In the space of a week, Hurricane Harvey has flooded miles of real estate, displaced thousands of Texans, and shut down more than ten percent of the United States’ ability to refine and extract oil and gas. Even if you’re not being bombarded with wind and rain, the impact of Hurricane Harvey will still be felt for some time to come. In fact, the price of a gallon of gas has climbed 18 cents since Hurricane Harvey struck in late August.
That price hike is bad enough for the average driver, but a climbing gas price is just the catalyst for several more troublesome economic repercussions. Here’s what the experts are forecasting.
Why Is the Price of Gas Climbing?
If you’ve been focusing on the human toll that Harvey has racked up, you might have missed the fact that about twenty percent of America’s refining capacity is located right in the path of Hurricane Harvey. Through voluntary closures and storm damage, almost half of that infrastructure is currently out of commission and as a result oil and gas shipments are stalled.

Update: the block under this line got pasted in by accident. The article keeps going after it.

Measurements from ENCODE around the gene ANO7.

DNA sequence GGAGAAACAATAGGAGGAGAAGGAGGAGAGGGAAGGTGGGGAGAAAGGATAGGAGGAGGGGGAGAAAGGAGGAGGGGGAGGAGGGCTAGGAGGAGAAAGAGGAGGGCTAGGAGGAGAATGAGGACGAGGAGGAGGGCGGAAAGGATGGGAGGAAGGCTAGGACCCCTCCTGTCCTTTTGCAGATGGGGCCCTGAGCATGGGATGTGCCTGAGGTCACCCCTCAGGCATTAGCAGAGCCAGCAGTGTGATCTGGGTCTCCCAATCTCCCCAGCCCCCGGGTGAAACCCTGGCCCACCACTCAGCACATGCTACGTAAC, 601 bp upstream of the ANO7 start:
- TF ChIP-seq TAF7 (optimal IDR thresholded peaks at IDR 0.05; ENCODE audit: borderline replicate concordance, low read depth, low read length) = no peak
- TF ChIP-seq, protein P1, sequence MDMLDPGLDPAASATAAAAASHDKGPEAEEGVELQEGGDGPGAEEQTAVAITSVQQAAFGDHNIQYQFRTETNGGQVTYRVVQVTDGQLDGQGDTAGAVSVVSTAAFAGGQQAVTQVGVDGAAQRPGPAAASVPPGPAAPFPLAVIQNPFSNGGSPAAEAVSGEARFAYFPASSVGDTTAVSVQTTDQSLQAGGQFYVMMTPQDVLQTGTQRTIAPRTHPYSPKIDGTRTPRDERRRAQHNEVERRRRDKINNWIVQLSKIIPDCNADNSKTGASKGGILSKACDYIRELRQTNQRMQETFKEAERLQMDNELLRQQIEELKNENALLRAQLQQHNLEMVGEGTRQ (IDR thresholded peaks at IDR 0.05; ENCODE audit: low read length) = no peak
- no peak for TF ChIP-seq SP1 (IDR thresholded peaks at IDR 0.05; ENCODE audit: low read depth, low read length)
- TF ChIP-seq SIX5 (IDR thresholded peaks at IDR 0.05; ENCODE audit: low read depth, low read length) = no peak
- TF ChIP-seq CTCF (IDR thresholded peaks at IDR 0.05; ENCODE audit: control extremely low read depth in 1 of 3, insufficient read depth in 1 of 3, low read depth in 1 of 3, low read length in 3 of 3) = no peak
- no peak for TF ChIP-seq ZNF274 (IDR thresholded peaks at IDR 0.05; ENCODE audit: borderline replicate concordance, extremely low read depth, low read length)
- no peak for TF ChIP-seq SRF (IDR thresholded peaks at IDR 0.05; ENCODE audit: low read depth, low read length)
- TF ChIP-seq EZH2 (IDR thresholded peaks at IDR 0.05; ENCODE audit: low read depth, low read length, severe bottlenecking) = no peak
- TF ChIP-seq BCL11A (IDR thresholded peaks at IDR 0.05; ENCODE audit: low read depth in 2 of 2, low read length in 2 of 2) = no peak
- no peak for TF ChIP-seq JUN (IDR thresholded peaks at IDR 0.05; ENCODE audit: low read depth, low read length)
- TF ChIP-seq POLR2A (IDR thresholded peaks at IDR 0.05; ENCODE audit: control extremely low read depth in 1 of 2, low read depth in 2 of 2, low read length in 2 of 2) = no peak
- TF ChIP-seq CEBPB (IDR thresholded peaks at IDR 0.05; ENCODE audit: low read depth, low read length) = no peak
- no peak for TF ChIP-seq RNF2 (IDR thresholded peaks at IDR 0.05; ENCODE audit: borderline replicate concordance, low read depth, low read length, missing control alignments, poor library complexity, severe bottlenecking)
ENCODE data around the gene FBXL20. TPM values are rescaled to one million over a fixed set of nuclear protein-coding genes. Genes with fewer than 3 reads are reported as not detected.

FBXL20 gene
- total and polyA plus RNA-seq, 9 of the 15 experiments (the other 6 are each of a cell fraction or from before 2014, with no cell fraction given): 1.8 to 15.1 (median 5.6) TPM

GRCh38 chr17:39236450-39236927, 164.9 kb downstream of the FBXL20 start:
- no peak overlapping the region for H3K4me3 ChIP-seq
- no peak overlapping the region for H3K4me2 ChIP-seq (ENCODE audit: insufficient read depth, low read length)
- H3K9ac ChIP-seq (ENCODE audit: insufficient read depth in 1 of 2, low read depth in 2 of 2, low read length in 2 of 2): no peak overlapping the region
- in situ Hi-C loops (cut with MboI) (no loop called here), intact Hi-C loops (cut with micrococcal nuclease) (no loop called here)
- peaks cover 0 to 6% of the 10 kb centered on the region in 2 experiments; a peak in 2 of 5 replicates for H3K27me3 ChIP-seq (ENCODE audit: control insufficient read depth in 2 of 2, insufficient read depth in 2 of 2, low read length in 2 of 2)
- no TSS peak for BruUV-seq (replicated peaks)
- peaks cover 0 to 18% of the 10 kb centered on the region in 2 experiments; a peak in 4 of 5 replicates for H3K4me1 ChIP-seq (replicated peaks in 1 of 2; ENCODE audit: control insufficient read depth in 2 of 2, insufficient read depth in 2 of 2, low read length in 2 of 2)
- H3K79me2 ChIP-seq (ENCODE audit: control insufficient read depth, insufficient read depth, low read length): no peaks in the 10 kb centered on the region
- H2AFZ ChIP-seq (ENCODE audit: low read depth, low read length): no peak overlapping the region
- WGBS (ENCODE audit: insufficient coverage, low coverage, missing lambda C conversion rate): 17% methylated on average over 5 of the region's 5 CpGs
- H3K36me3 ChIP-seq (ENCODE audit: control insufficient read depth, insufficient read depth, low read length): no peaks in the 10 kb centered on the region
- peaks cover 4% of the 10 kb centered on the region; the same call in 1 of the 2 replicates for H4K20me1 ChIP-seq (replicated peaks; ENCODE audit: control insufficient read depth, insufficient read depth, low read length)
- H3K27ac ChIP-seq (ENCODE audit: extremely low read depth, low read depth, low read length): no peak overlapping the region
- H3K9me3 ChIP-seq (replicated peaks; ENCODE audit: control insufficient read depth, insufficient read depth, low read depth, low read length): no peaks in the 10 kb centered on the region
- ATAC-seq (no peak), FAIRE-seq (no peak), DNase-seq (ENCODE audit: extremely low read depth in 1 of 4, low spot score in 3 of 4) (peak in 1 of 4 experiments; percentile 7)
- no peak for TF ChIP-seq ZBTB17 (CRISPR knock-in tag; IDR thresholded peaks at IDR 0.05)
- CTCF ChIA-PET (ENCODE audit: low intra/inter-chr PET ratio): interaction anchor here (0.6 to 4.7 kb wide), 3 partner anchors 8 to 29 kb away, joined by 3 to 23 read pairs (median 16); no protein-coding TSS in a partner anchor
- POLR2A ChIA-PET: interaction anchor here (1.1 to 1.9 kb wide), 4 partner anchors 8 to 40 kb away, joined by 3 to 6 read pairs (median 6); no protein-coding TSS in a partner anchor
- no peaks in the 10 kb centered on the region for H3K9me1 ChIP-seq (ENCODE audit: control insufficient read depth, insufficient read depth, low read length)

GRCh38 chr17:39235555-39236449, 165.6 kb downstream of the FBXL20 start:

That delay is causing the supply of gas to fall while the demand stays constant. The result is the rising price of a commodity that’s required in nearly every sector of the American economy.
Consumer Behavior Becomes More Conservative All-Around
When the average gas purchase jumps four to five dollars every time a driver fills up, that extra cost can change someone’s entire buying perspective. In the past, similar gas spikes have initiated a period of conservative spending in the United States’ economy. Consumers are generally less generous with their money. The dine out less and buy fewer luxury items, which means sparse profits for businesses.
As you can imagine, an economy handicapped by overpriced necessities (like gas) tends to begin shrinking.
Billions Could Be Missing From the American Economy
“Conservative” isn’t a joyous word when it comes to describe consumer habits. According to Stephen Moore, a fellow at the Heritage Foundation (and a former Trump advisor), for every penny that the gas price rises, the American economy loses between $1 and $2 billion. We’re at eighteen cents and counting.